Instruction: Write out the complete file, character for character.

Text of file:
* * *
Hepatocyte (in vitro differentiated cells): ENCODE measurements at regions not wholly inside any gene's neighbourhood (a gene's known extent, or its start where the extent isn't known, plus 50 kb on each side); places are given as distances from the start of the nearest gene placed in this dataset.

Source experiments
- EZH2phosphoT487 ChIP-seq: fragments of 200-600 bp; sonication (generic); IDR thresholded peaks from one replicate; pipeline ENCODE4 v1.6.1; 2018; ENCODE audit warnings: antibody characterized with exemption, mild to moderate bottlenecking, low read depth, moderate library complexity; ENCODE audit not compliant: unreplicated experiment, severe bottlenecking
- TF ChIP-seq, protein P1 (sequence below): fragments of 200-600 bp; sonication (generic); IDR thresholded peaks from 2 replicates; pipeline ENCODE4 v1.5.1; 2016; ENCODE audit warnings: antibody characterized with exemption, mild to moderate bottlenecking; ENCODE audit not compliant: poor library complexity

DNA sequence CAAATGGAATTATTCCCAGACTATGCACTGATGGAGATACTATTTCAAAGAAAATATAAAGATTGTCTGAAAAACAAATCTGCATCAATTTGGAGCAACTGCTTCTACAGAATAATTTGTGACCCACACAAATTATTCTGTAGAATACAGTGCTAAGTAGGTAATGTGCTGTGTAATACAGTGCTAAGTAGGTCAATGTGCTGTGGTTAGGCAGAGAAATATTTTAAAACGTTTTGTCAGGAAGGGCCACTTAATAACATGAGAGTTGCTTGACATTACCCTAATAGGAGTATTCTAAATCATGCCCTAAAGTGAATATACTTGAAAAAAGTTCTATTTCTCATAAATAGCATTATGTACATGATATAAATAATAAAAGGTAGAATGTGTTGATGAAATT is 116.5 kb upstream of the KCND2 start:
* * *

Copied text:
Hepatocyte (in vitro differentiated cells): ENCODE measurements at regions not wholly inside any gene's neighbourhood (a gene's known extent, or its start where the extent isn't known, plus 50 kb on each side); places are given as distances from the start of the nearest gene placed in this dataset.

Source experiments
- EZH2phosphoT487 ChIP-seq: fragments of 200-600 bp; sonication (generic); IDR thresholded peaks from one replicate; pipeline ENCODE4 v1.6.1; 2018; ENCODE audit warnings: antibody characterized with exemption, mild to moderate bottlenecking, low read depth, moderate library complexity; ENCODE audit not compliant: unreplicated experiment, severe bottlenecking
- TF ChIP-seq, protein P1 (sequence below): fragments of 200-600 bp; sonication (generic); IDR thresholded peaks from 2 replicates; pipeline ENCODE4 v1.5.1; 2016; ENCODE audit warnings: antibody characterized with exemption, mild to moderate bottlenecking; ENCODE audit not compliant: poor library complexity

DNA sequence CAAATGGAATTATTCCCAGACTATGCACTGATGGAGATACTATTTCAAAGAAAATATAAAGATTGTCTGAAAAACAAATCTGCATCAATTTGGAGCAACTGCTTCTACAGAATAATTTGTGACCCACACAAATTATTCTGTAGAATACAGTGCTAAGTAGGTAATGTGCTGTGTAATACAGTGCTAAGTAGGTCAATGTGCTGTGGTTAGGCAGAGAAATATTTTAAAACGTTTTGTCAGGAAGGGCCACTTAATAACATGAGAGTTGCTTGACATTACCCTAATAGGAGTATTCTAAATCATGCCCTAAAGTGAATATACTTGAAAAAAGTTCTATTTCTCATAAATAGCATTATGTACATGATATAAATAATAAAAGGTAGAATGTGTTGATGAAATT is 116.5 kb upstream of the KCND2 start: